To Regulate Or Not To Regulate?
At the end of last year, our CEO Gunnar Froh spoke with Laurin Hahn, founder of Sono Motors, on the Wunder Mobility Podcast. They discussed the development of a solar-powered electric car. What does it take, how does it work, what successes have there been and where do the difficulties lie? In this article, created in collaboration with the Bernstein Group, we dive deeper to look at what conclusions can be drawn from this form of innovation for political decision-makers.
One important aspect is the timing, which is currently a crucial turning point. According to Laurin Hahn, “after 100 years, the industry is just now going through a time of upheaval. […] All of a sudden everything is changing. Everyone is at ground zero. And in this phase, in these two to three or two to five years, you have the chance to go through this open window, this ‘window of opportunity’, and position yourself in the market. And that’s the phase we’re in right now. I would say 2019 was the year where electric cars first became cool.” So the development of electric mobility, and perhaps its innovation, is at its peak.
The Age of Electromobility
More and more car manufacturers are offering e-cars, and consumers are also placing increasing value on sustainable mobility. Sono Motors is going one step further and even integrating power generation into their vehicles through integrated solar modules.
Do political decision-makers have a role to play in such innovation? Can and should they shape, even promote, these developments and the current window of opportunity? Is it their task to take on these innovations and create the political and legal framework for them?
Probably yes. But how?
Germany as a Start-up Country
“It’s incredibly difficult to start a company in the hardware sector in Germany. First of all, Germany doesn’t have that kind of startup culture, and secondly, the financing culture here is massively different than in Silicon Valley or China.”
Counteracting this state of affairs can be the task of politicians, among others. It’s up to them to create a framework that allows Germany to become a startup country. A framework that promotes innovation and creates scope for new ideas. Opinions differ in both politics and business on the question of whether politics should also provide funding. While some would at least see this as an important sign, others would rather call for changes to award and funding guidelines to allow young companies to participate in the multitude of public contracts.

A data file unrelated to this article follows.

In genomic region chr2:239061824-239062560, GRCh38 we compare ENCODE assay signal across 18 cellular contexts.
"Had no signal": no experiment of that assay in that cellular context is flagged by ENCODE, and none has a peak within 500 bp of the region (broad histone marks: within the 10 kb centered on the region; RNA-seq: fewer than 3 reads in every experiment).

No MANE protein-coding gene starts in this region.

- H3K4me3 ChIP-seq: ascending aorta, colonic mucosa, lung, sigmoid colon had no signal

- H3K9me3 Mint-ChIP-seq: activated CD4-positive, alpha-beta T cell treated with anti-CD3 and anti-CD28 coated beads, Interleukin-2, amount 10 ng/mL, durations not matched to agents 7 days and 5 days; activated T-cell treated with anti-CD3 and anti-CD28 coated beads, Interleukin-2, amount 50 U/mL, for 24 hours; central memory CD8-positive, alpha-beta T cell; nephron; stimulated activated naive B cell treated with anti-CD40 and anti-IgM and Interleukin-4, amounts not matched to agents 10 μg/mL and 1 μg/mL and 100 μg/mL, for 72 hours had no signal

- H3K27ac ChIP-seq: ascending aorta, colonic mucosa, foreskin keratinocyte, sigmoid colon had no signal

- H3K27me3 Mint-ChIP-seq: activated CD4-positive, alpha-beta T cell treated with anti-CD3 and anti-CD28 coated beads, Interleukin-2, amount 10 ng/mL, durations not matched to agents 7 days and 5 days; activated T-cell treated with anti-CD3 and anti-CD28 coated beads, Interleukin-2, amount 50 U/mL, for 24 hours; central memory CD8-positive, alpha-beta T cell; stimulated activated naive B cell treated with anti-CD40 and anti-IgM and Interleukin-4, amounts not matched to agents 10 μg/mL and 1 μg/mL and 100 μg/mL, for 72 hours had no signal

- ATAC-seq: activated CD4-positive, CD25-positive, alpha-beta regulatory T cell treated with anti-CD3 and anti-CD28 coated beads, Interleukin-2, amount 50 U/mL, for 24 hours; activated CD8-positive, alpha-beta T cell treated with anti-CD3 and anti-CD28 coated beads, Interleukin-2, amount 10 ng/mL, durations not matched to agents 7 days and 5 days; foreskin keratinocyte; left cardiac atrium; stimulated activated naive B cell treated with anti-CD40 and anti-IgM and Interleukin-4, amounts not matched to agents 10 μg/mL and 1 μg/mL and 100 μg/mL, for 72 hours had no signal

The Political Responsibility of Openness
The example of Sono Motors shows how important political support and funding is for the development of new companies in Germany. But it also shows how important political openness is at the same time for the emergence of new ideas. Overly strict regulation that is very limited to existing ideas and concepts from the outset and merely provides a detailed legal framework in the interests of these prevents new ideas from emerging.
A company as new as Sono Motors can only be founded if the idea is not blocked from the outset by regulation that is too specific. It is therefore necessary, on the one hand, to create a general regulatory framework for planning security in the field of electromobility and, at the same time, not to impose too many restrictions. Innovation means developing an idea that did not exist before and therefore could not be taken into account in regulatory terms. Promoting innovation can therefore mean leaving laws as open as possible to keep the path clear for new ideas.